Student authentication

Is it the first time you are entering this system?
Use the following link to activate your id and create your password.
»  Create / Recover Password



Learning Objectives

The course deals with (i) the historical and theoretical foundations of fundamental rights in the national and supranational arena, (ii) their legal structures, and (iii) the main contemporary challenges in a comparative law approach.

Due to the increasing relevance of the judiciary branch in the adjudication of fundamental rights, the course will focus on the Courts (constitutional, supreme, supranational), and their role in the protection of fundamental rights, both in national as well as in supranational scenario. Then, substantive issues related to the protection to fundamental rights in contemporary years will be analyzed.


Students must own a basic knowledge of constitutional and public international law. For this
preliminary study, see A. Buratti, Western Constitutionalism, Springer-Giappichelli, 3 th ed.,


Section 1 Theoretical issues in fundamental rights discourse. Universalism and particularism in the concept of fundamental rights

Section 2 Fundamental rights in the European tradition: Constitutional Settings. The Emergence of the notion of human dignity. Balancing fundamental rights

Section 3 Fundamental rights in the American tradition: Due process, equal protection. From Roe v. Wade to Dobbs

Section 4 Fundamental rights in the digital ecosystem

Section 5 The international protection of human rights
a) The UN system
b) International criminal justice
c) The regional systems

Section 6 The European supranational scenario
a) The ECHR system
b) EU’s protection of fundamental rights





A) Fundamental Rights in European Constitutions:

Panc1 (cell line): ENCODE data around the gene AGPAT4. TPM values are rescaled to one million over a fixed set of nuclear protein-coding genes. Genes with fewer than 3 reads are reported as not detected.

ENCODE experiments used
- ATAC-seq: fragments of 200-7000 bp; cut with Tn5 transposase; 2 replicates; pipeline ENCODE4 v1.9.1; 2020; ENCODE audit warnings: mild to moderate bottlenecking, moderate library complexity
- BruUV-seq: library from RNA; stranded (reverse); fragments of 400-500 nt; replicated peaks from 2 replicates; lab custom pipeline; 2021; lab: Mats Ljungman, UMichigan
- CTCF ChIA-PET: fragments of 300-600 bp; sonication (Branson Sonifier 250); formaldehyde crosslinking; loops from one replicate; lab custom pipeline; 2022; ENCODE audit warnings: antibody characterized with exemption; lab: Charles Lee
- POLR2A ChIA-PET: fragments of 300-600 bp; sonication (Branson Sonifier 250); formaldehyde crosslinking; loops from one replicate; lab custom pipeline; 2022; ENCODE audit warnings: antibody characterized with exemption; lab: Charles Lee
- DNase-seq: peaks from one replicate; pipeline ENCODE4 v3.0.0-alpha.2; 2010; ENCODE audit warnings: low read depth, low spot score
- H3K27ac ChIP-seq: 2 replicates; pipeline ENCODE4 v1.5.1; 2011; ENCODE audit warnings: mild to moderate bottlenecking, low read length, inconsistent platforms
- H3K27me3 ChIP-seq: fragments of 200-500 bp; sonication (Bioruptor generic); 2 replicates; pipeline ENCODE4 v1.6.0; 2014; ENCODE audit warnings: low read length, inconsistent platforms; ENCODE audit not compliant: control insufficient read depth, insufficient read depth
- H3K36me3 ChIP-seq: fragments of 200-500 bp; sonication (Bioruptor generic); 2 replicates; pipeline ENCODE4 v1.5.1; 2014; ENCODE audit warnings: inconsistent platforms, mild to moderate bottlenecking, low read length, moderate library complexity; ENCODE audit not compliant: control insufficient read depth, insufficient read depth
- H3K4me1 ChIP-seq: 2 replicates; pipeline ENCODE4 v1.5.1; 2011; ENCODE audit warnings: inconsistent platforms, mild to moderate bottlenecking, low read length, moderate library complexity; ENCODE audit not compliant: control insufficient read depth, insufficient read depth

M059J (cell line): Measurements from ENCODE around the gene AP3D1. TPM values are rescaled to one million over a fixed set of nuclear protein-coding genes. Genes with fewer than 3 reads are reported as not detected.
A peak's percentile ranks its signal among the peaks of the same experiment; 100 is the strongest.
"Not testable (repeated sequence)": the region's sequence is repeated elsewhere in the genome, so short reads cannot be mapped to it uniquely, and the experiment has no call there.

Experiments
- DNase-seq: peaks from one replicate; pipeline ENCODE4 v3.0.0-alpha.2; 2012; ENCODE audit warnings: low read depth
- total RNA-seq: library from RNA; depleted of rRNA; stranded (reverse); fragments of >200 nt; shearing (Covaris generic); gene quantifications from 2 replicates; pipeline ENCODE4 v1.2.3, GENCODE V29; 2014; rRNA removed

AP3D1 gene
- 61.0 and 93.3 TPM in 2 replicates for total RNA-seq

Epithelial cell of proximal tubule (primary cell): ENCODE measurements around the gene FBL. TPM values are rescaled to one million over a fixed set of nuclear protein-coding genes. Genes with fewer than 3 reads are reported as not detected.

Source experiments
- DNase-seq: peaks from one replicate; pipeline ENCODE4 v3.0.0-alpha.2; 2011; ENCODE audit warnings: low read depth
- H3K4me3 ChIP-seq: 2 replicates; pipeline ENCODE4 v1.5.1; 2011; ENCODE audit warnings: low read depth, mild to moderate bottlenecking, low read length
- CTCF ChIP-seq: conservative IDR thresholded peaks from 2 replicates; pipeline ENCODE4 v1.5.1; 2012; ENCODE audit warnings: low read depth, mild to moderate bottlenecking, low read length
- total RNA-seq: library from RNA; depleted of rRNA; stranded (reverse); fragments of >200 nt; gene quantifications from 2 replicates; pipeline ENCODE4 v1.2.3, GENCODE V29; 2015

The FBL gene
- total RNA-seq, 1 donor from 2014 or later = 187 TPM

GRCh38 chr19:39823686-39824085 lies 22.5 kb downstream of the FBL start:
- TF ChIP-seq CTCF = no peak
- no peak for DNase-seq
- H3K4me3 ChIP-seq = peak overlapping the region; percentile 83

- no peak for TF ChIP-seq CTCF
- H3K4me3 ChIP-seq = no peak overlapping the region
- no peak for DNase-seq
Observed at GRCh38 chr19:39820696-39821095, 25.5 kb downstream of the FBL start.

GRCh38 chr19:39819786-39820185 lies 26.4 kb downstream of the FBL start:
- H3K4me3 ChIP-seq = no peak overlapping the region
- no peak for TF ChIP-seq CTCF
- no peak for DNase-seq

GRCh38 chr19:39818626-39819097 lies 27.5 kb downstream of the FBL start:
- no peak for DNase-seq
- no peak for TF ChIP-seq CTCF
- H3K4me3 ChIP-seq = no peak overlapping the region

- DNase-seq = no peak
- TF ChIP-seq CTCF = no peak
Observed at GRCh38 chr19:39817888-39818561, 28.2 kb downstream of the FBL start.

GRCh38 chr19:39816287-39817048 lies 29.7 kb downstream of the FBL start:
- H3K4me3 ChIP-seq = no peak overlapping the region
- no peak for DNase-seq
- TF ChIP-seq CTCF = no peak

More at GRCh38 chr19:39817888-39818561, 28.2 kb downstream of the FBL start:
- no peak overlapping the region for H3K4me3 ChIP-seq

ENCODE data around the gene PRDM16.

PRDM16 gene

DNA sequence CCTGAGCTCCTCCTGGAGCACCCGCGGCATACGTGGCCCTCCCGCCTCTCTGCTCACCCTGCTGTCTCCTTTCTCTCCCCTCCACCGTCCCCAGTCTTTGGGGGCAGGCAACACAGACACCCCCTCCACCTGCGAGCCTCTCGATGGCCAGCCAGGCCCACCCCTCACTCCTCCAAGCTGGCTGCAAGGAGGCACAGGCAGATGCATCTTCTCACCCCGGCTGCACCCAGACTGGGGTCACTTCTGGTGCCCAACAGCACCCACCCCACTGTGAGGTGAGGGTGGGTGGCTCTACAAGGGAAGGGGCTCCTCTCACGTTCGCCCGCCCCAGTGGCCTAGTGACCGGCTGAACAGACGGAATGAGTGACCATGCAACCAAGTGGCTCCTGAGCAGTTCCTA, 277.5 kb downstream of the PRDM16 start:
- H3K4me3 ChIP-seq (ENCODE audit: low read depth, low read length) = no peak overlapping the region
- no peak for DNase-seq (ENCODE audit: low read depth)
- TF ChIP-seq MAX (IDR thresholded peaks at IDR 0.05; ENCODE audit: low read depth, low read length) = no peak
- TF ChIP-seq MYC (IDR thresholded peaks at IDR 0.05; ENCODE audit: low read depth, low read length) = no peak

In order to study this section, student has to refresh his/her knowledge on post WW2 European constitutionalism. A useful tool is A. Buratti, Western Constitutionalism, Springer, with special attention to Chapter 6 and 7: (i) fundamental rights issues and (ii) constitututional review, both in national constitutions as well as in European Constitutional Space.

Compulsory Readings:
- C. McCrudden, Human Dignity and Judicial Interpretation of Human Rights, http://ejil.org/pdfs/19/4/1658.pdf
- Discussion on the case of ICC, on voluntary prostitution: https://www.cortecostituzionale.it/documenti/download/doc/recent_judgments/Sentenza_n_141_del_2019_eng_red_Modugno.pdf
- Discussion on the case of BVG, assisted suicide: https://www.bundesverfassungsgericht.de/SharedDocs/Entscheidungen/EN/2020/02/rs20200226_2bvr234715en.html;jsessionid=8FB596950A43ECC953B1C83AED3A0123.1_cid507

B) International Criminal Justice:
In order to study this section, it is necessary to own a good knowledge on (i) origins, (ii) jurisdiction, and (iii) competences of the International Criminal Court of the Hague. Students can visit the ICC’s website to obtain such information.

Compulsory readings:
- Tomushat, The Legacy of Nuremberg
- Jessberger – Geneuss, The Many Faces of the International Criminal Court

C) European Convention on Human Rights
In order to study this section, student finds introductory explanation on the ECHR in A. Buratti, Western Constitutionalism, Springer, Chapter 7.

Compulsory readings:
- Repetto (ed.), The Constitutional Relevance of the ECHR in Domestic and European Law. An Italian Perspective, Intersentia
- Discussion on the Lautsi II (Grand Chamber) case: find it at https://hudoc.echr.coe.int/eng?i=001-104040

Teaching methods

method. This method will require students to prepare classes well in advance, through the compulsory reading of the materials pointed out by the professor. The students will interact with the professor and among themselves through presentations and questions/answers during the lectures.

Exam Rules

Assessment methodology depends on whether the student is an “attending student” or a “non-attending student”. An “attending student” is a student who (i) is present at least to 80% of classes, and (ii) complies with assignments.

For Attending students:
The final assessment will be based on a written final exam on topics covered in class.

For Non-Attending students:
An oral final exam will be held, covering the whole program, on the reading materials communicated by the Professor.